We do know that COVID-19 is a disease caused by SARS-CoV-2, a newly recognized member of the coronavius family that appears to primarily infect humans.
Other coronaviruses are responsible for things like colds in humans. However, each member of a viral family is different from each other.
This particular coronavirus is spreading rapidly because humans don’t yet have immunity built up in our populations. This is why practicing social distancing, disinfecting surfaces, and washing your hands are important to slow the spread of the virus throughout our community.
Can I get SARS-CoV-2 from my dog or cat?
As of now, there’s little indication that dogs or cats are likely to carry or transmit the virus to humans; however, there is the rare chance this can happen. The biggest concern right now is pets acting as fomites — a virus-contaminated surface.
So, for now, avoid snuggling your pets with your face and as always, wash your hands after handling or picking up after your pet.
Can my dog or cat get SARS-CoV-2 from a person?
Possibly. According to the CDC, “there has been at least one case where a dog tested positive for the virus after being exposed to an infected human. However, human-to-pet transmission seems to be quite rare.”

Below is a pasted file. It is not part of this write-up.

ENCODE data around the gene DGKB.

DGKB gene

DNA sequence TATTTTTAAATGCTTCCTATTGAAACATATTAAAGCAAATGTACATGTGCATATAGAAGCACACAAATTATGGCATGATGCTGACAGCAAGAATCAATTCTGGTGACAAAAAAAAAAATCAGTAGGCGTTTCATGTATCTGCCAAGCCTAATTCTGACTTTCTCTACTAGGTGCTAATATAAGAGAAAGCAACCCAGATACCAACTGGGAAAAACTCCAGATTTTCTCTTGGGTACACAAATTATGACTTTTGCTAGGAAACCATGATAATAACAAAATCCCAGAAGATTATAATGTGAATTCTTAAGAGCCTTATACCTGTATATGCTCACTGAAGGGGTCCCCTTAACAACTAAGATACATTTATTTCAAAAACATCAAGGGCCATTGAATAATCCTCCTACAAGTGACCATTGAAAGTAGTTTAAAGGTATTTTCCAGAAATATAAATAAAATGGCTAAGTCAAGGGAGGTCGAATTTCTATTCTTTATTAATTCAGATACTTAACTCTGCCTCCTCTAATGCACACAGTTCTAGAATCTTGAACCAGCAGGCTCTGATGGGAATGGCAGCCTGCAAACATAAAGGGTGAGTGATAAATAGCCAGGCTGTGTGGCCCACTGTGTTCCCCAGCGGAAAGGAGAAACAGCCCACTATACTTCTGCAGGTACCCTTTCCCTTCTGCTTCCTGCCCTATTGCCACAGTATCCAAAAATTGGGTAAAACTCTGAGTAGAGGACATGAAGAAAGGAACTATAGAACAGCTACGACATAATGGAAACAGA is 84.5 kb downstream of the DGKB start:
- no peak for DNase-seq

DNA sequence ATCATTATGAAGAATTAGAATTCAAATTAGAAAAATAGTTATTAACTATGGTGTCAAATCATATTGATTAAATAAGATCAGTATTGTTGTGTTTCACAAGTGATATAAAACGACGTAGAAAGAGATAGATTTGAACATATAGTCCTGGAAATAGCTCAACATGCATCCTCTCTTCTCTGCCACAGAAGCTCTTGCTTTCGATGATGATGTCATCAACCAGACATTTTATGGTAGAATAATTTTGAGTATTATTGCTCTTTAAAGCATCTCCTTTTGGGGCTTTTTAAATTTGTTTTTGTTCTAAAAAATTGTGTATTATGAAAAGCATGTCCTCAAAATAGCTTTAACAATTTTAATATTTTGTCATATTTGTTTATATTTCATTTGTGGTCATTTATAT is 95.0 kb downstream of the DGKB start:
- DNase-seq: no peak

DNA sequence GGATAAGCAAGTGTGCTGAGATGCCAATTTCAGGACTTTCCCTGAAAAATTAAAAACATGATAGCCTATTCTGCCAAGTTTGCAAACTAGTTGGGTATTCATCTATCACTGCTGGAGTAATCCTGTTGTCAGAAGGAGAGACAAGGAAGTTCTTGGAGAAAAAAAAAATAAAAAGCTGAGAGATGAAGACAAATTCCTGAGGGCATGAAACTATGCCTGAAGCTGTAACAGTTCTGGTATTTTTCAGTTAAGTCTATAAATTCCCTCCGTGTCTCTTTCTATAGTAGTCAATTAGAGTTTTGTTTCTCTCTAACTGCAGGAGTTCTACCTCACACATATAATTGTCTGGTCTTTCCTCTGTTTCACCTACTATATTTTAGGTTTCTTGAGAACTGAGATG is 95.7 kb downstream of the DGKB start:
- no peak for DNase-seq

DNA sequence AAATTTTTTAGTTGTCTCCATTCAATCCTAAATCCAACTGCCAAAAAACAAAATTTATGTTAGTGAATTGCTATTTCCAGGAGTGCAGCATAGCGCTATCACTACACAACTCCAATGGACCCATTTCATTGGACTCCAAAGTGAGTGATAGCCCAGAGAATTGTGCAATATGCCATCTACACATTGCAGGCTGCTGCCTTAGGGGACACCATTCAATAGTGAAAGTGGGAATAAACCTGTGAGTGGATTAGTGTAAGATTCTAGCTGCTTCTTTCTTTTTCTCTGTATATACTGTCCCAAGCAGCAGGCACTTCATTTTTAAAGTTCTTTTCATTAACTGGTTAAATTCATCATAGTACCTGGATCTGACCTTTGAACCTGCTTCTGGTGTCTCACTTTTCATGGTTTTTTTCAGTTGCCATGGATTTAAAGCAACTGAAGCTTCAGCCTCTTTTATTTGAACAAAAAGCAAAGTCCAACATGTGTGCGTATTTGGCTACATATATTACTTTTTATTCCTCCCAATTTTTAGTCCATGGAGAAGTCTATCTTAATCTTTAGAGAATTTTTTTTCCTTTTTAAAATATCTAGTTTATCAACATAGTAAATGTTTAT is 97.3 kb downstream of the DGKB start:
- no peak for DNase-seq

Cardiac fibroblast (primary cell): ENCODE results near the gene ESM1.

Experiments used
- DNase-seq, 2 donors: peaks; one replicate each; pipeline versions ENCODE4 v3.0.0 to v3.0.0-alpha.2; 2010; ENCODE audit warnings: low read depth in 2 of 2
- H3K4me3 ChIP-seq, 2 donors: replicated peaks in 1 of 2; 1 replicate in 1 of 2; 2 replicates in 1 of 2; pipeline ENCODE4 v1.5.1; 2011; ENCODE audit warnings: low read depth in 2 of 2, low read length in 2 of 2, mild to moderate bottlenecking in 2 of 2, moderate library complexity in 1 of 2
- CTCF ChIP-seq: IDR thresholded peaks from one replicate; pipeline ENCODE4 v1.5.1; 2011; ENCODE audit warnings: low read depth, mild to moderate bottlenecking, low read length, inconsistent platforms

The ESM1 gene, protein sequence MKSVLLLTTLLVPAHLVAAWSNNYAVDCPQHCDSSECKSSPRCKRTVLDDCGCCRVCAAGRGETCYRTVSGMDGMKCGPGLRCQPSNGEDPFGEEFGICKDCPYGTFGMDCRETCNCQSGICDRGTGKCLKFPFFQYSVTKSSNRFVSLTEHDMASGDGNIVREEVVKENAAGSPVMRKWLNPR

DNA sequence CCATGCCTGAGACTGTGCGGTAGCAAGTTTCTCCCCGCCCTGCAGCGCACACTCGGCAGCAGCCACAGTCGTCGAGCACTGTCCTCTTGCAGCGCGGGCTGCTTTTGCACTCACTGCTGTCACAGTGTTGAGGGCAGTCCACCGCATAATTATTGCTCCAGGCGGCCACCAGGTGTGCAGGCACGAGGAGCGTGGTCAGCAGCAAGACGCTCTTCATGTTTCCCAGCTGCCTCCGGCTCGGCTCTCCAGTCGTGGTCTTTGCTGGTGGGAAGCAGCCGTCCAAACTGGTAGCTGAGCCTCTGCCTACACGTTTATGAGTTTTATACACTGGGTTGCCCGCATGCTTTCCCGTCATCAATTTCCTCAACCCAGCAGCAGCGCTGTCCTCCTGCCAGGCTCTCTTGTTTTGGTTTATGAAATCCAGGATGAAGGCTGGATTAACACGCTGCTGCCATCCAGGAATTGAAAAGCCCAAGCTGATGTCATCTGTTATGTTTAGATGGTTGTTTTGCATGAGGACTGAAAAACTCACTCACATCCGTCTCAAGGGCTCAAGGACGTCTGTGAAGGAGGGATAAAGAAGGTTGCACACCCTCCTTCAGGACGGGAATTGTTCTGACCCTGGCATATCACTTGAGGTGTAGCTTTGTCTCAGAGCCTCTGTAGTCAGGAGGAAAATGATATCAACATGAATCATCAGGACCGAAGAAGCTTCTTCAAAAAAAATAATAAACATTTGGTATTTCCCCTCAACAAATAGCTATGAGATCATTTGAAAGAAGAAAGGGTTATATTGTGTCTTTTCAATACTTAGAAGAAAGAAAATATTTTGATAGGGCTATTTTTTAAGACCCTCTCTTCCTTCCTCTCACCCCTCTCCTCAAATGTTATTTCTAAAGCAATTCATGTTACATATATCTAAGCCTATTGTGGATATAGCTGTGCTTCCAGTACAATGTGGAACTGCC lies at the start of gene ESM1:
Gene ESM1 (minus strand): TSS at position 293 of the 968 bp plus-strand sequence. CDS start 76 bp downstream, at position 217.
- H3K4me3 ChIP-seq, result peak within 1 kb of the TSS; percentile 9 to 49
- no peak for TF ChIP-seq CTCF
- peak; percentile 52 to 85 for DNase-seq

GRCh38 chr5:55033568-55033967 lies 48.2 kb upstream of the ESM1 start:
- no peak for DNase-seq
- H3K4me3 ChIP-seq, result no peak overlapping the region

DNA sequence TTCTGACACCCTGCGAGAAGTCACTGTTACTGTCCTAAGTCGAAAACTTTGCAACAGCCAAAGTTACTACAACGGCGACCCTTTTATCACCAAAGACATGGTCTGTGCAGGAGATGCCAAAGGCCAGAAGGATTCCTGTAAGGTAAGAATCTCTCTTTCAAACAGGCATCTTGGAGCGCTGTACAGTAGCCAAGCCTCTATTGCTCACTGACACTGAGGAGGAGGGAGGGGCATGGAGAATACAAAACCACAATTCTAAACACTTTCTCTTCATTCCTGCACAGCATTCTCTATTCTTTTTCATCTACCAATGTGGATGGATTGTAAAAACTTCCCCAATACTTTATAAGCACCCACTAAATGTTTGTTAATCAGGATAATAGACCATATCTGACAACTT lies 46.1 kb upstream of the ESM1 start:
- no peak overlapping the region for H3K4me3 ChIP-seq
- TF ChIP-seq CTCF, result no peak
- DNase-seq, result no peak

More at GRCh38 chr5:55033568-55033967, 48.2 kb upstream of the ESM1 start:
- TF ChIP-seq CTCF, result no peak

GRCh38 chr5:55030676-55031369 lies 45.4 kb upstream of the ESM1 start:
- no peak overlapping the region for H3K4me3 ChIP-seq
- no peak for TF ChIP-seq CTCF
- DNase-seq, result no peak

My pet has an appointment, but I’m not feeling well.
If you or anyone in your household is running a fever or showing other signs of illness, please stay home and take care of yourself. We’d be happy to reschedule your appointment.
If I’m sick, how should I care for my pets?
The CDC recommends tat if possible, “have another member of your household care for your animals while you are sick. If you must care for your pet or be around animals while you are sick, wash your hands before and after you interact with pets and wear a face mask.”
Should I avoid contact with pets or other animals if I am sick with COVID-19?
According to the CDC, “you should restrict contact with pets and other animals while you are sick with COVID-19, just like you would around other people. Although there have not been reports of pets and other animals becoming sick with COVID-19 limit contact with animals until more information is know about the virus.” Additionally, any pet you interact with could act as a fomite (a virus-contaminated surface) and carry the virus to other locations or humans.
As with so many things in life, exercising common sense and some extra care, staying home, plus lots of hand washing and sanitizing, will benefit us all.
Please let us know if you have COVID-19 questions or concerns specific to your pet.
Your friends at Allandale Veterinary Clinic